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Thread: New Telescope Curse? What New Telescope Curse? 2007/2/11 UT

  1. #1
    Join Date
    Sep 2003
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    4,750

    New Telescope Curse? What New Telescope Curse? 2007/2/11 UT

    I now own a "pre-owned" 8" f/6 Starsplitter Tube Dob which brings my personal collection of telescopes to an even dozen. (A few of them are going to have to go now!) This scope, which is no longer available, features a 2" JMI Crayford focuser, a rotatable and flocked OTA, "virtual counterweight" springs, and a Carl Zambuto mirror with a 0.990 Strehl ratio and a 1/24 wave peak to valley wavefront error. I plan on adding an 8x50 finder scope. I picked it up at Skies Unlimited near Pottstown on Saturday afternoon and, despite the legendary new telescope curse, spent over six very chilly (13 degrees Fahrenheit) hours observing with it on Saturday night at a local dark sky site.

    During that time I viewed dozens of deep-sky objects (including carbon stars, binary and multiple stars, asterisms, star clusters, reflection nebulae, emission nebulae, planetary nebulae, and galaxies) that night along with Saturn. M42 and its environs were quite beautiful through my 19 and 35mm Tele Vue Panoptics (64 and 35x respectively) and 13mm Tele Vue Nagler type 6 (94x) and even held up well at 243x (5mm Nagler type 6). Other favorite views of the night included M35 and NGC 2158, M46 (and NGC 2438) and M47, M51 and NGC 5195, M81 and M82, M104, NGC 2903, NGC 3242 (the Ghost of Jupiter), and the Double Cluster (NGC 869 and 884) and Stock 2. The 35mm Panoptic provided me with an expansive, almost two degree true field of view.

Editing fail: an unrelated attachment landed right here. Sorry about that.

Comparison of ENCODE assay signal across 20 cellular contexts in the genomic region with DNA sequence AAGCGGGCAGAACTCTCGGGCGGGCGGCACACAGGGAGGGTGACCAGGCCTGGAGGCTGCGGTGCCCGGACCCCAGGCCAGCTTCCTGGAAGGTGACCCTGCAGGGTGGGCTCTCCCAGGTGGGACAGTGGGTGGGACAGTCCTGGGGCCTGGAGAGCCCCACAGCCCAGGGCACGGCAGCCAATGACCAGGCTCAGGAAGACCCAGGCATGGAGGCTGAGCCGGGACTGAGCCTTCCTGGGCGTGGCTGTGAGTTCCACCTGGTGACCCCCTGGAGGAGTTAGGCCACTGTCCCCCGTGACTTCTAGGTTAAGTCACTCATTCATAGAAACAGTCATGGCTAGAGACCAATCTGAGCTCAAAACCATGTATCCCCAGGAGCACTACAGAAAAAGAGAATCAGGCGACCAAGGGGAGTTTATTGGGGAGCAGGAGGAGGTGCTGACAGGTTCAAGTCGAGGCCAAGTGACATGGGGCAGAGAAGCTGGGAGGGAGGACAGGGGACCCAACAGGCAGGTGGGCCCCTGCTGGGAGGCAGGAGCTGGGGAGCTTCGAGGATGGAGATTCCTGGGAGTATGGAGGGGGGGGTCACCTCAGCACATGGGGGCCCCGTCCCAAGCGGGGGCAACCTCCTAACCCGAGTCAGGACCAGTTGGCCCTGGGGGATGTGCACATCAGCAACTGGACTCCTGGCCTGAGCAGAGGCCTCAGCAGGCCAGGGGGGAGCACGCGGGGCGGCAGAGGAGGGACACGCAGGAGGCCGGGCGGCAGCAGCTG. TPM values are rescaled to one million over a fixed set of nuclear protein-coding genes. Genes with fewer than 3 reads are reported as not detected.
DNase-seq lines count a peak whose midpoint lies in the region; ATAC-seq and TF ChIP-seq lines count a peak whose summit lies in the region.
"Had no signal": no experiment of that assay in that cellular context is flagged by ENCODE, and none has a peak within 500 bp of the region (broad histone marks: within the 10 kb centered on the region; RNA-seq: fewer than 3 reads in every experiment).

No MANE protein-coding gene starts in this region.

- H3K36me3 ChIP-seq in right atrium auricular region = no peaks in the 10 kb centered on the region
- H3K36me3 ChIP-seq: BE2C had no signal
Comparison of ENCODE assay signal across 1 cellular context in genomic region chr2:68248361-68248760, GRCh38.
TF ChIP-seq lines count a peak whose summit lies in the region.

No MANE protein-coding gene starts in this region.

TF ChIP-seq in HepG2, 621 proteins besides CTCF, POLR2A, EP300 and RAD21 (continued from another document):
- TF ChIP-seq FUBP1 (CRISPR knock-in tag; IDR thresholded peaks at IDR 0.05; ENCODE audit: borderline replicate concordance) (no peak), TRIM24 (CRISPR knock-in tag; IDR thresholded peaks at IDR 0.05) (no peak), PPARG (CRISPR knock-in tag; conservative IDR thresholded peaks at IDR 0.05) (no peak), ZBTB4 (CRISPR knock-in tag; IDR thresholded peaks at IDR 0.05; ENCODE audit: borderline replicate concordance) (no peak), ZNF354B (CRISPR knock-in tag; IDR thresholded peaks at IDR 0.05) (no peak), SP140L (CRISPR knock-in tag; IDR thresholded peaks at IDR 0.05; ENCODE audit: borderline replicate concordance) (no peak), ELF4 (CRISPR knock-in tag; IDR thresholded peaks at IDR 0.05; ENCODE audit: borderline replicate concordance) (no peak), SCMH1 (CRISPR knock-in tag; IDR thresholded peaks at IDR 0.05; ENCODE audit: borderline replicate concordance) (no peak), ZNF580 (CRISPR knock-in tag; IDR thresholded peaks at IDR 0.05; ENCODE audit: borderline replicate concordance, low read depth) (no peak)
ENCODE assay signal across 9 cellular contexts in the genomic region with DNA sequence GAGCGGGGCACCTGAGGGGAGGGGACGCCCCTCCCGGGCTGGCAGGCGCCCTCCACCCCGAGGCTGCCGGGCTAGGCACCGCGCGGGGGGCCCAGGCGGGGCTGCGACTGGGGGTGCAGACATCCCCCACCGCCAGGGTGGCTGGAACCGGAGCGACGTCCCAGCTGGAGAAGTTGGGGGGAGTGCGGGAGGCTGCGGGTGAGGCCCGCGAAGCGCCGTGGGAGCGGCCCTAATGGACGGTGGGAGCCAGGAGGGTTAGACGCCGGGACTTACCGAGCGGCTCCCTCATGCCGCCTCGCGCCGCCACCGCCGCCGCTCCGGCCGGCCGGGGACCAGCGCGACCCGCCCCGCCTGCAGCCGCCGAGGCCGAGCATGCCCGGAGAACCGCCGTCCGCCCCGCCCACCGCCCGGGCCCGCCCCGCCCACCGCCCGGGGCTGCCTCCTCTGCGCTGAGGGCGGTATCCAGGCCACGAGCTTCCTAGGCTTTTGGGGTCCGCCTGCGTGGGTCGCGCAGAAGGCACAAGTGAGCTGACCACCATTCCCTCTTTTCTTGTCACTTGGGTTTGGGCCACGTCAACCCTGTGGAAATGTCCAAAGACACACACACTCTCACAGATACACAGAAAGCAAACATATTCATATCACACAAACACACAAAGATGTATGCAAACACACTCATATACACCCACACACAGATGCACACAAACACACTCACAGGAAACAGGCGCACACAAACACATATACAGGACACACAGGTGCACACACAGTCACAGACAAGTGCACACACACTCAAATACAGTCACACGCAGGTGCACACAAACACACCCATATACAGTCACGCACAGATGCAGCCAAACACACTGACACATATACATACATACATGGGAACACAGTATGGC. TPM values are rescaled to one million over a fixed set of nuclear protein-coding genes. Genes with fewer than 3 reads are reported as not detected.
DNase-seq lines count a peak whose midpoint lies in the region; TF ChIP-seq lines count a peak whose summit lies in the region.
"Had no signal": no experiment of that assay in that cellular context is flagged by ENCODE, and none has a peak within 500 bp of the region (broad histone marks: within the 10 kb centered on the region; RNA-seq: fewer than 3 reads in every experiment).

Saturn, which was at opposition, looked better than I've ever seen it before through an 8" aperture with the outstanding exception of one of the few 206mm Astro-Physics Starfire EDF apochromats ever manufactured. The seeing was steady enough at one point to allow me to use 487x (the 5mm Nagler type 6 and a 2x Celestron Ultima Barlow lens). The image was more than acceptable at that high magnification. The Cassini division was obvious as were a couple of southern hemisphere cloud belts and the Crepe ring.

    The Zambuto mirror appears to be a very good one indeed. I hope to use this scope in conjunction with the 80mm f/7.5 Vixen ED80Sf refractor that I purchased in December for a tune-up Messier marathon this month. Hopefully, the coming snow storm won't throw a meterological monkey wrench into those plans.

    Dave Mitsky

  2. #2
    Join Date
    Nov 2005
    Location
    WA state, USA - Seattle area
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    2,900
    Nice! And you didn't even have to wait through weeks of lousy weather before being able to try out the new scope. I envy your steady seeing conditions.

  3. #3
    Join Date
    Feb 2004
    Posts
    1,885
    Maybe it only applies to new scopes then. When I got my pre-owned 10" it was clear as it could be for a summer night. Had a great time looking at Mars, during it's closest approach, and other stuff I'd never seen before.

  4. #4
    Join Date
    Sep 2003
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    4,750
    Here's a photo of my "new" telescope.

    Dave Mitsky
    Attached Images Attached Images

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